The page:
The objective function of OPPO is the same as in Equation (11), except that OPPO uses instead of in the equation, where is
Parameter is introduced for stabilizing the estimation when is nearly zero. Note that Theorem 2 is valid if the square root in equations (12), (14) are either or . The terms, , and , are the estimated values of , and , respectively, which are calculated based on generalized advantage function estimation (Schulman et al., 2015b). We show the details in A.2. The other parts of the objective function of OPPO are prediction error of V-values and entropy of policy, which are the same as PPO.
Note that simply adding the bonuses to the extrinsic rewards instead of adding bonuses like UBE and OPPO may be overly optimistic, as shown in an example in O’Donoghue et al. (2017), although ordinary count-based exploration is based on the bonuses (Bellemare et al., 2016; Ostrovski et al., 2017; Tang et al., 2017).
OPPO can be combined with an arbitrary estimator of the local uncertainty. For example, the local uncertainty can be directly evaluated by bootstrap sampling of the reward and transition functions, like the estimators of Q-values in Osband et al. (2016). In this paper, instead of the model-based approach, we take a model-free one for simplicity. We use the RND bonus of state as the local uncertainty of pair, where is the next state after . Although the networks in RND can be easily extended to evalute novelty of pair instead of , we follow the RND original imprementations for a simple and clear comparison. We discuss the difference between the local uncertainty evaluations in A.3. In this case, OPPO is equivalent to RND, if and . Testing OPPO with various local uncertainty estimators is left for future work. We also tested OPPO with local uncertainties based on exact visitation counts of i.e., .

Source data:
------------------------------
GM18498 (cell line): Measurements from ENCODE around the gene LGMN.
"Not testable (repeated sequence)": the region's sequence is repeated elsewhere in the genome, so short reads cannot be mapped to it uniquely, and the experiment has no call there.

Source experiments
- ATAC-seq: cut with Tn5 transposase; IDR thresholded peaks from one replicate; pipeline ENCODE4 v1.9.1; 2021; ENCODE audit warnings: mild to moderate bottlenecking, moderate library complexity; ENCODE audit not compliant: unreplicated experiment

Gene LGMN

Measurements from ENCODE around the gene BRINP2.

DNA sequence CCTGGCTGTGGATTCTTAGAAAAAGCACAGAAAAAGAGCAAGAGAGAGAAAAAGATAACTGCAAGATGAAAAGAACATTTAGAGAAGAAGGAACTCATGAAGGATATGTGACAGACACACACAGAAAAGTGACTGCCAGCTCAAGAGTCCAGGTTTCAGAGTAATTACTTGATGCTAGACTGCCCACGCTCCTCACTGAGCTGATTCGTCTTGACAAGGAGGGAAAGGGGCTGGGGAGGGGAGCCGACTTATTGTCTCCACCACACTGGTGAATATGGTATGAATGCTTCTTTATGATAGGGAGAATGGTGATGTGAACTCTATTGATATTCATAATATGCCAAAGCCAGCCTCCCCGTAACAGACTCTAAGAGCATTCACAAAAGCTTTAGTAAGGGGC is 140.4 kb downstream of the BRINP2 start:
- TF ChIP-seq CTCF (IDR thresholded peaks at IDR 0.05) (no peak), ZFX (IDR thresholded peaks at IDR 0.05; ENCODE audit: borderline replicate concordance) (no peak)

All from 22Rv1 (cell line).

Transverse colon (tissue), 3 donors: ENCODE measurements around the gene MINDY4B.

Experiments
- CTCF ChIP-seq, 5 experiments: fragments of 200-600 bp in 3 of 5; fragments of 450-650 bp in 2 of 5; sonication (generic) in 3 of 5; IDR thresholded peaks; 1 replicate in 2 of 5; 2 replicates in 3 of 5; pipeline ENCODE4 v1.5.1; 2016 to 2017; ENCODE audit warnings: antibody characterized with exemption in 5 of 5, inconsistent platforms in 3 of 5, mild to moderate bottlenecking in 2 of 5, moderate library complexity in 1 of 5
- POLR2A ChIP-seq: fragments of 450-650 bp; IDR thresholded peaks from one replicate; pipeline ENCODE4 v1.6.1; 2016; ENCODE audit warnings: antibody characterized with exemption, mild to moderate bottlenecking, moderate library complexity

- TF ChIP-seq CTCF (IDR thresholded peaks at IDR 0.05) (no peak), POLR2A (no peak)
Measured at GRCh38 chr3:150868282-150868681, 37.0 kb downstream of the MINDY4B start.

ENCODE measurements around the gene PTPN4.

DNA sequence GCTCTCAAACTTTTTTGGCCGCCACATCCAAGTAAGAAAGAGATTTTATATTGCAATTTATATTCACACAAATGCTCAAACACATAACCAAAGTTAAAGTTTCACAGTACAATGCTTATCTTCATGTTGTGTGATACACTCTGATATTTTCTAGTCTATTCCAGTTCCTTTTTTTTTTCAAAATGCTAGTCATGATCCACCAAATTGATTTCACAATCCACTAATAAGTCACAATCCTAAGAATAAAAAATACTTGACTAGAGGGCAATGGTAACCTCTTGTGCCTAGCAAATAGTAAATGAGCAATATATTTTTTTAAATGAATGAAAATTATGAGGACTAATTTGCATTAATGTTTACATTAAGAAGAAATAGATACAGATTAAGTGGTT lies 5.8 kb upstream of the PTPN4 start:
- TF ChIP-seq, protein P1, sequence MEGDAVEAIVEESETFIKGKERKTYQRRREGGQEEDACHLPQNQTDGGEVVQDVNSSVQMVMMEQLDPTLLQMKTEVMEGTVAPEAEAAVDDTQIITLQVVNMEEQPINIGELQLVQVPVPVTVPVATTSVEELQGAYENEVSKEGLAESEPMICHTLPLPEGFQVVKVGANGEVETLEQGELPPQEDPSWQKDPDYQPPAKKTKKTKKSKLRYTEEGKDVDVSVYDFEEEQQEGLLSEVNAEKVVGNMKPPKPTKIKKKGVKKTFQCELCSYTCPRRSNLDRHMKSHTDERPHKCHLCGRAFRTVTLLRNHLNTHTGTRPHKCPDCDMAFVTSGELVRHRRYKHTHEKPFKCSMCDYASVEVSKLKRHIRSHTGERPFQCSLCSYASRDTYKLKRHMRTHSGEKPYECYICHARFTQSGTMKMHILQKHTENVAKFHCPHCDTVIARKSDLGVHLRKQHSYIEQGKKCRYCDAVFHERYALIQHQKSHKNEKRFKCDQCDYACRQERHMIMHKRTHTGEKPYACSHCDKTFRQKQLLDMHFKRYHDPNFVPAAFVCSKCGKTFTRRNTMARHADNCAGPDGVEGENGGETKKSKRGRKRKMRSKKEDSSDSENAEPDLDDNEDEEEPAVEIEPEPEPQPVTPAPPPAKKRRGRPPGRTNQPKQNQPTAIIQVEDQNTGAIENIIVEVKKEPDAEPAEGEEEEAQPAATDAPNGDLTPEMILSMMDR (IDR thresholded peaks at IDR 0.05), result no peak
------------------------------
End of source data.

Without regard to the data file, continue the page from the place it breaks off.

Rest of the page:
4.1 Tabular Domain
First, we examine the efficiency of the proposed algorithms in a tabular domain where visitation counts are easily calculated. We used a domain called a bandit tile. A bandit tile is a kind of a grid world with two tiles exist on which the agent receives a stochastic reward. We show an example of a bandit tile in figure 2
. In the figure, ‘G’ represents the tile and ‘S’ represents possible initial positions of the agent. The initial position is stochastically chosen among the two ‘S’ tiles. The reward is sampled from a Gaussian distribution. The mean reward of each ‘G’ tile isand and its variance is . The episode ends when the agent reaches the ‘G’ tile or 100 time-steps are passed.